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A Success Story - Conor O'Neill

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Conor O'Neill

       Conor has graduated from the University of Kentucky, in Lexington, Kentucky, majoring in Biology/Pre-Med.  His experience with cancer has motivated him to go into the field of oncology to help pediatric cancer patients, giving them hope and encouragement as a cancer survivor.  He has survived Rhabdomyosarcoma.  In his own words:

“Winning the lottery is not always what you expect ...

Rhabdomyosarcoma is the most common soft tissue sarcoma diagnosed in children, still there are only about 350 kids in the U.S. diagnosed with it each year.  With those kinds of odds, I guess you could say I “won” a cancer lottery in January 2007 when I was diagnosed with embryonal rhabdomyosarcoma of the left orbit.  I was genuinely lucky that the tumor was easily noticed as a rapidly growing mass under my eye, so my parents were able to see that there was something wrong early on.  Before I was diagnosed, my world pretty much revolved around competitive soccer. I had a bright future as a successful soccer player; in the 2005 state championship game I scored four goals and we beat our opponent 6-0.  My plan was to play Division I soccer in college, and I hadn’t given much thought to my course of study or what profession I wanted to pursue as an adult.

But cancer made me put soccer on hold for awhile, and one of the quickest lessons I learned from my experience was to cherish and appreciate small moments in time that I used to take for granted. As a 13-year old going through chemotherapy and radiation treatment, I learned to appreciate the rare times my throat didn’t feel like it was on fire after I vomited colors I never knew existed. I learned to value days when I could get out of bed and visit my teammates at soccer practice and encourage them. The fresh air always felt and smelled wonderful, and if was a little cold, windy, or rainy, it didn’t matter to me – I was out there and it made me feel better! I also learned to love the feeling of conquering a challenge, even if it was as small as drinking an entire protein milkshake when everything I ate that week tasted like metal. I learned that these are the moments that matter.

Like a lot of cancer patients, I lost my hair during chemotherapy, which made me look and feel different. I spent the second half of my eighth grade year being home-schooled, but close to the end of the year I was allowed to go back and visit some of my friends and classmates for one day.  I got stared at – two of my school mates even made fun of me – so I felt the shame and embarrassment of being “different” firsthand. That experience helped teach me about true friendship, but it also gave me great empathy for the situations that minorities or other people considered “different” find themselves in. It taught me to appreciate and value an individual, regardless of their race, class, health, or religion.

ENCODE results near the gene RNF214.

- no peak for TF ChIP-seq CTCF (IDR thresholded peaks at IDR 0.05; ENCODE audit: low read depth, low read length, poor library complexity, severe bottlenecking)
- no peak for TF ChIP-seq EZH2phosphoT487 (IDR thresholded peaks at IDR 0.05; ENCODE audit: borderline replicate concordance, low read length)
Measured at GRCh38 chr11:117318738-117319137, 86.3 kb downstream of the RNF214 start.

I’m a survivor now - nearly five years after my final treatment. As a result of my experience, as well watching my fellow cancer patients go through their own versions of treatment hell, I have a clearer vision of what’s important in life and where I want my focus to be as an adult.  I’m committed to studying medicine in college so I can help other people who are sick.  The classes I’ve taken in high school are science- and math-oriented, and I have taken advanced placement courses where available. I know that challenging myself in high school has prepared me to be better able to handle the rigorous class schedule in college as I pursue the type of degree that will allow me to reach my academic and professional goals.

I am strongly considering going into oncology and becoming a physician or nurse who works with pediatric cancer patients. I believe that having a doctor or mentor who has gone through a similar experience can be very inspirational for cancer patients, especially children.  One of the hardest things I had to deal with in my treatment was keeping up hope that there was ever going to be an end to the needles, vomiting and nausea that comes with the medicine designed to make you “get better.”  Being a living example that there is light at the end of the tunnel can send a powerful, inspirational message to many young cancer patients.

I have great empathy for others' feelings, and being a cancer survivor has helped me develop a mental toughness that is rare in someone my age.  However, cancer doesn't define me - it never did, and it never will.

So while cancer probably robbed me of my dream of playing Division I soccer, it actually put me on a far greater path, one of helping others deal with a nasty disease that no one can understand why it afflicts those who are cursed by it.

Thank you, Cancer Survivors' Fund. There will be many of my future patients you will be helping work through their cancer treatments with more hope and more compassion.  Thank you for helping me achieve my goals!”

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